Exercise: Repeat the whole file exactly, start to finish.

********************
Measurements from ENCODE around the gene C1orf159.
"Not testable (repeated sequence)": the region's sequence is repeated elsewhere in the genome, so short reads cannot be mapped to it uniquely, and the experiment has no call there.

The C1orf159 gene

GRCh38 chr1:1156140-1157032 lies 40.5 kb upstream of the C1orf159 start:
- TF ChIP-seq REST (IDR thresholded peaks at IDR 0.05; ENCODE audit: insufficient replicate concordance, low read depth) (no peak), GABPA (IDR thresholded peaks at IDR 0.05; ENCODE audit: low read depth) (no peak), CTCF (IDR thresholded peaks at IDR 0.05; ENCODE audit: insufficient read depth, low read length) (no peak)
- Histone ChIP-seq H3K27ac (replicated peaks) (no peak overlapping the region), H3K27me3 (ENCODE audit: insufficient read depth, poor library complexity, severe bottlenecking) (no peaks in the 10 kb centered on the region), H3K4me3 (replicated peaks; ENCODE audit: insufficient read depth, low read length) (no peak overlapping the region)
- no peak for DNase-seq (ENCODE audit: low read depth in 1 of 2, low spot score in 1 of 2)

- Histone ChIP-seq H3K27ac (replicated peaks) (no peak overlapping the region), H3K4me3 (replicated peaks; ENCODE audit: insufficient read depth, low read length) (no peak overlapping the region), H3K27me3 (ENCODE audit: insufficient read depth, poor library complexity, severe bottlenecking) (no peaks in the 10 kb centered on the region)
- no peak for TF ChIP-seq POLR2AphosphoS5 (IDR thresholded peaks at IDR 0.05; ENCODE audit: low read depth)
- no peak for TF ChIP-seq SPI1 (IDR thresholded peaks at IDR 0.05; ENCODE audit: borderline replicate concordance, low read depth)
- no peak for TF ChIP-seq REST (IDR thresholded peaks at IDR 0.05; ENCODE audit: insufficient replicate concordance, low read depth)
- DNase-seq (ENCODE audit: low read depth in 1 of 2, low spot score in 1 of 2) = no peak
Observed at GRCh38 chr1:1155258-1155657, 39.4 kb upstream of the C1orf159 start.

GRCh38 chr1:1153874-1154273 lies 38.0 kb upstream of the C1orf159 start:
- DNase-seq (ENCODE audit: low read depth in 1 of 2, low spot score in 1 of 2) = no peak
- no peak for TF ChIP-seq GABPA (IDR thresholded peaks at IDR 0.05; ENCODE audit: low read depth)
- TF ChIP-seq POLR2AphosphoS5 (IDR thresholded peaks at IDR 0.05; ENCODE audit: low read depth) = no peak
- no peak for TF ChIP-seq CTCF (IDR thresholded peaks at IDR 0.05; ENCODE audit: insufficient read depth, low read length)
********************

Measurements from ENCODE around the gene C1orf159.
"Not testable (repeated sequence)": the region's sequence is repeated elsewhere in the genome, so short reads cannot be mapped to it uniquely, and the experiment has no call there.

The C1orf159 gene

GRCh38 chr1:1156140-1157032 lies 40.5 kb upstream of the C1orf159 start:
- TF ChIP-seq REST (IDR thresholded peaks at IDR 0.05; ENCODE audit: insufficient replicate concordance, low read depth) (no peak), GABPA (IDR thresholded peaks at IDR 0.05; ENCODE audit: low read depth) (no peak), CTCF (IDR thresholded peaks at IDR 0.05; ENCODE audit: insufficient read depth, low read length) (no peak)
- Histone ChIP-seq H3K27ac (replicated peaks) (no peak overlapping the region), H3K27me3 (ENCODE audit: insufficient read depth, poor library complexity, severe bottlenecking) (no peaks in the 10 kb centered on the region), H3K4me3 (replicated peaks; ENCODE audit: insufficient read depth, low read length) (no peak overlapping the region)
- no peak for DNase-seq (ENCODE audit: low read depth in 1 of 2, low spot score in 1 of 2)

- Histone ChIP-seq H3K27ac (replicated peaks) (no peak overlapping the region), H3K4me3 (replicated peaks; ENCODE audit: insufficient read depth, low read length) (no peak overlapping the region), H3K27me3 (ENCODE audit: insufficient read depth, poor library complexity, severe bottlenecking) (no peaks in the 10 kb centered on the region)
- no peak for TF ChIP-seq POLR2AphosphoS5 (IDR thresholded peaks at IDR 0.05; ENCODE audit: low read depth)
- no peak for TF ChIP-seq SPI1 (IDR thresholded peaks at IDR 0.05; ENCODE audit: borderline replicate concordance, low read depth)
- no peak for TF ChIP-seq REST (IDR thresholded peaks at IDR 0.05; ENCODE audit: insufficient replicate concordance, low read depth)
- DNase-seq (ENCODE audit: low read depth in 1 of 2, low spot score in 1 of 2) = no peak
Observed at GRCh38 chr1:1155258-1155657, 39.4 kb upstream of the C1orf159 start.

GRCh38 chr1:1153874-1154273 lies 38.0 kb upstream of the C1orf159 start:
- DNase-seq (ENCODE audit: low read depth in 1 of 2, low spot score in 1 of 2) = no peak
- no peak for TF ChIP-seq GABPA (IDR thresholded peaks at IDR 0.05; ENCODE audit: low read depth)
- TF ChIP-seq POLR2AphosphoS5 (IDR thresholded peaks at IDR 0.05; ENCODE audit: low read depth) = no peak
- no peak for TF ChIP-seq CTCF (IDR thresholded peaks at IDR 0.05; ENCODE audit: insufficient read depth, low read length)